COVID-19 public health measures extended to April 5

Premier Scott Moe and Dr. Saqib Shahab at a February 2021 press conference (Screen Capture/Government of Saskatchewan Facebook page)

There is an elevated risk of COVID-19 in Regina due to community transmission of variants of concern, the province said Tuesday.

During a press conference on Tuesday Premier Scott Moe and Chief Medical Health Officer Dr. Saqib Shahab explained that public health measures expected to end on March 19 are continuing until at least April 5.

“We are working on a week by week basis …  and in Regina’s case a community by community basis,” Moe said.

The extension on the original measures was approved by Shahab. On Tuesday there were 101 cases of COVID-19 reported in Regina on Tuesday of the total of 186 cases in the province.

As of today, there are 66 new confirmed variants of concern (VOC) cases being reported in the Saskatoon, Central East, Regina , South Central and South East zones.

Regina leads the way with 61 cases confirmed.

The provincial total is now 136 confirmed variant cases, including 130 of the UK variant and six of the South African variant.

The Regina zone accounts for 122, or 90 per cent, of the confirmed VOC cases reported in Saskatchewan.

In addition to the confirmed cases, there are currently 210 presumptive VOC cases reported in the Far North East , Saskatoon , Central East , Regina , South Central and South East zones. Regina leads the way again with 186 presumptive.

According to Shahab, the overall transmission numbers in the province are improving with an 11.3 per 100,000 case average, an active case rate of 122 and a test positivity of 5.6. Shahab explained that the reaction of the variants of concern in the province is similar to what has happened in other countries and provinces.

“Now in Regina we are seeing what we expected to see. But obviously when it comes it is always concerning and when you actually see it, it is also surprising. What we are seeing in Regina is the opposite of the rest of the province,”

The spike in Regina has the average  of new cases per 100,000 up to 21 from the low teens and a test positivity of 9.1.

The variants of concern spread at an alarming rate compared to the typical COVID-19 virus.

“What we already know about variants of concern is that (they are) 70 per cent more transmissible, everything that we were doing to keep things under control and everything that’s allowing cases to continue trending downward in the rest of the province. Even allowing some relaxation in the rest of the province you know to three houses can form a bubble with great caution, worship services increase to 150 unfortunately can’t happen anymore in Regina,” Shahab said.

Meanwhile it is recommended by the province that Regina and area residents – particularly those over age 50 – should not consider increasing their household bubbles to include two to three households up to 10 people, unlike the rest of the province and should consider remaining with their current household only.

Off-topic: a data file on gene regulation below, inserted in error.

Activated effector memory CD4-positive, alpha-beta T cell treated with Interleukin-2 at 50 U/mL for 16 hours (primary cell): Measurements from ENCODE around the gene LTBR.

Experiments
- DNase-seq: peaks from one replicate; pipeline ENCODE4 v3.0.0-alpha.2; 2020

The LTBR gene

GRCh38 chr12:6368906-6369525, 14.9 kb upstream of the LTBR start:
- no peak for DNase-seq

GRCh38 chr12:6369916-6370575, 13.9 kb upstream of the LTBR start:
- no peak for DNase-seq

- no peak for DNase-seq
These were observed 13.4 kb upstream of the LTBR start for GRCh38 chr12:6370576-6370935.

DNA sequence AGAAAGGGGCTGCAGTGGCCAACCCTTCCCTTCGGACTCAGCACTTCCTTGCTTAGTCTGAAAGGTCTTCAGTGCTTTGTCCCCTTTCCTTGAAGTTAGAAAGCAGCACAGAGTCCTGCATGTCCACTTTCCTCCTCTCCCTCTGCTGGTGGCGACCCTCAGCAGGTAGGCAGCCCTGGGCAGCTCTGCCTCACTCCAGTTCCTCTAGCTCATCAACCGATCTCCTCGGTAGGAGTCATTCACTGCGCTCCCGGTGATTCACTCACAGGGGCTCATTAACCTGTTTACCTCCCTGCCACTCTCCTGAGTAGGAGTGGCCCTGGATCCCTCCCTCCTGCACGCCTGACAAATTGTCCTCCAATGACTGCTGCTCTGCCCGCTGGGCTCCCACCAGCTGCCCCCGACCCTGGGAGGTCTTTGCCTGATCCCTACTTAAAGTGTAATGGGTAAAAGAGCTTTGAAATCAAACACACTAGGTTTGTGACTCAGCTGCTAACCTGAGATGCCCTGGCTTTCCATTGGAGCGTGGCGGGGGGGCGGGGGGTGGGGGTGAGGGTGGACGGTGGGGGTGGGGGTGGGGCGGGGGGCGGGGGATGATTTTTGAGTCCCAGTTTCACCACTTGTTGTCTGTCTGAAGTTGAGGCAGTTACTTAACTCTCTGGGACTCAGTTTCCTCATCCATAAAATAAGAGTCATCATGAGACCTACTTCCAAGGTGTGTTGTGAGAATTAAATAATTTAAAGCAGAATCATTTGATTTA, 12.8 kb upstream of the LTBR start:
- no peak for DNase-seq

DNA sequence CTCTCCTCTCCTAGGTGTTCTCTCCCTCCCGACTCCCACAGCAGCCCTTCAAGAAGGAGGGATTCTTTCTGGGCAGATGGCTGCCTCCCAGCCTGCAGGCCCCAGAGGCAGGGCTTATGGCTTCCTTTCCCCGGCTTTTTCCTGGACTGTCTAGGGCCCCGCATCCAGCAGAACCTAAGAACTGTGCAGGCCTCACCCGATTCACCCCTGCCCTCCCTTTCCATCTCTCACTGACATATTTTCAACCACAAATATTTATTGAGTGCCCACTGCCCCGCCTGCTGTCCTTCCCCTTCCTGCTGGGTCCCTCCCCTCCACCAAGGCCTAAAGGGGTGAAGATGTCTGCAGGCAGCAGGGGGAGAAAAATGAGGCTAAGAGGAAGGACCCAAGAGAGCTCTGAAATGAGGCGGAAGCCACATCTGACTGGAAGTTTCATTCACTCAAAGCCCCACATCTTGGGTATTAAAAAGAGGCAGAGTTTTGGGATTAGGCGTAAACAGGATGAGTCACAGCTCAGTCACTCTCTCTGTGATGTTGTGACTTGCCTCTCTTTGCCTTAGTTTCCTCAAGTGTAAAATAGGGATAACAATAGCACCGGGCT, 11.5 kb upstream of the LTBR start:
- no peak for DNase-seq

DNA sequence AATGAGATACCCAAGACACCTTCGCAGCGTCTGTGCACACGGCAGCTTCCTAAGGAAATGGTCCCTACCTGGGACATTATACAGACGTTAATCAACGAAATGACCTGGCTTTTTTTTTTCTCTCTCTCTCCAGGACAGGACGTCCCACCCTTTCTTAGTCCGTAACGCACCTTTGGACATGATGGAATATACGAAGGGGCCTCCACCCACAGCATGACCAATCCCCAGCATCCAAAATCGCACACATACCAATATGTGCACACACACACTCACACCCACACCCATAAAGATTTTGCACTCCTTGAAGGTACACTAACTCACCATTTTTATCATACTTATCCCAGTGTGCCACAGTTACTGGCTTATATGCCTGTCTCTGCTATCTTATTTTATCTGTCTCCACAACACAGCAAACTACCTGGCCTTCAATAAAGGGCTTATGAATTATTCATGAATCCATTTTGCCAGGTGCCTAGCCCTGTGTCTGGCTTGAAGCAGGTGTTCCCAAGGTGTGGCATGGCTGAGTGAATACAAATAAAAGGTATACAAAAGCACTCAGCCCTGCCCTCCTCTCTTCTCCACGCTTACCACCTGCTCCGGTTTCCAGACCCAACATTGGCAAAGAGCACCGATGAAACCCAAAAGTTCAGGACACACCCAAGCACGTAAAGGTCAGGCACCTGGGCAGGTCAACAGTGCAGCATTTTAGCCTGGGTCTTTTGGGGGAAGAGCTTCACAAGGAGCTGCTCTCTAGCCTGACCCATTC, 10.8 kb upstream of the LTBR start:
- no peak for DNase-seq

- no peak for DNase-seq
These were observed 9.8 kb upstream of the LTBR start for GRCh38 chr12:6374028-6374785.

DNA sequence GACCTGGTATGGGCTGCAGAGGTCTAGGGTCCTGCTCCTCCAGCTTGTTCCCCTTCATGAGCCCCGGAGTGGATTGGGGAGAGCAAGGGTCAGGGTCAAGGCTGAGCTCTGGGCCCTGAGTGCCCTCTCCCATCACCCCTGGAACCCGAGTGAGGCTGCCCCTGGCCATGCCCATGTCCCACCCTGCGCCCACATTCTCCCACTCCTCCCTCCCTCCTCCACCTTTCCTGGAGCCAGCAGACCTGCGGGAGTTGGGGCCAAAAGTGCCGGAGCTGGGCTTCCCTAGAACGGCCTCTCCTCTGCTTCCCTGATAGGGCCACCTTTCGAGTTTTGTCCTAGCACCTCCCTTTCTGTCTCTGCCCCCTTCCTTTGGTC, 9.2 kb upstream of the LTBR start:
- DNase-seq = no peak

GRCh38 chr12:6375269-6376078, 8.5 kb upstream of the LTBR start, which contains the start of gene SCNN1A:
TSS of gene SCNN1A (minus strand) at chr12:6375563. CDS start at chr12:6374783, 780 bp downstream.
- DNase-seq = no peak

Moe focused on vaccines as the way to get out of the pandemic but also emphasized adhering to public health orders in Regina and the rest of the province. Moe considers the current measures significant enough to prevent the spread of COVID-19 including the variants.

“As we continue in this province to receive larger numbers of vaccines this does provide us more flexibility to focus our vaccination efforts on what would be hot spots in the province. So right now … one of those hot spots is Regina. So while we are continuing to vaccinate people in every part of this province and we are doing so as we speak, we will be directing additional doses to Regina in the days ahead,” Moe said.

Extra AstraZeneca doses are coming to Regina, the province said.

While worship services throughout the province will be able to expand to 30 per cent of capacity or 150 people, whichever is the lesser number starting March 19, places of worship in Regina and adjacent communities will remain at the current capacity level which is a maximum of 30 individuals, with required physical distancing and masking guidelines. This will remain in effect until April 5 and will be evaluated at that time.

The adjacent communities include Belle Plaine, Pense, Grand Coulee, Lumsden Beach, Regina Beach, Craven, Lumsden, Edenwold, Pilot Butte, White City, Balgonie, Kronau, Davin, Gray and Riceton.

All residents of Regina, those who work in Regina and area and those who are planning travel to the region, are asked to abide by all best personal protective measures at this time to avoid further restrictions. Moe was asked if they considered any extra measures to control the spread of the variants but trusts the judgement of the people.

“This is due to the fact that we have faith in the people of the province that they are going to make the decision that is best suited to their individual and unique circumstances. And also understanding that what we are seeing across Saskatchewan in the decreases that we are seeing across Saskatchewan with the public health measure that are in place,” Moe said.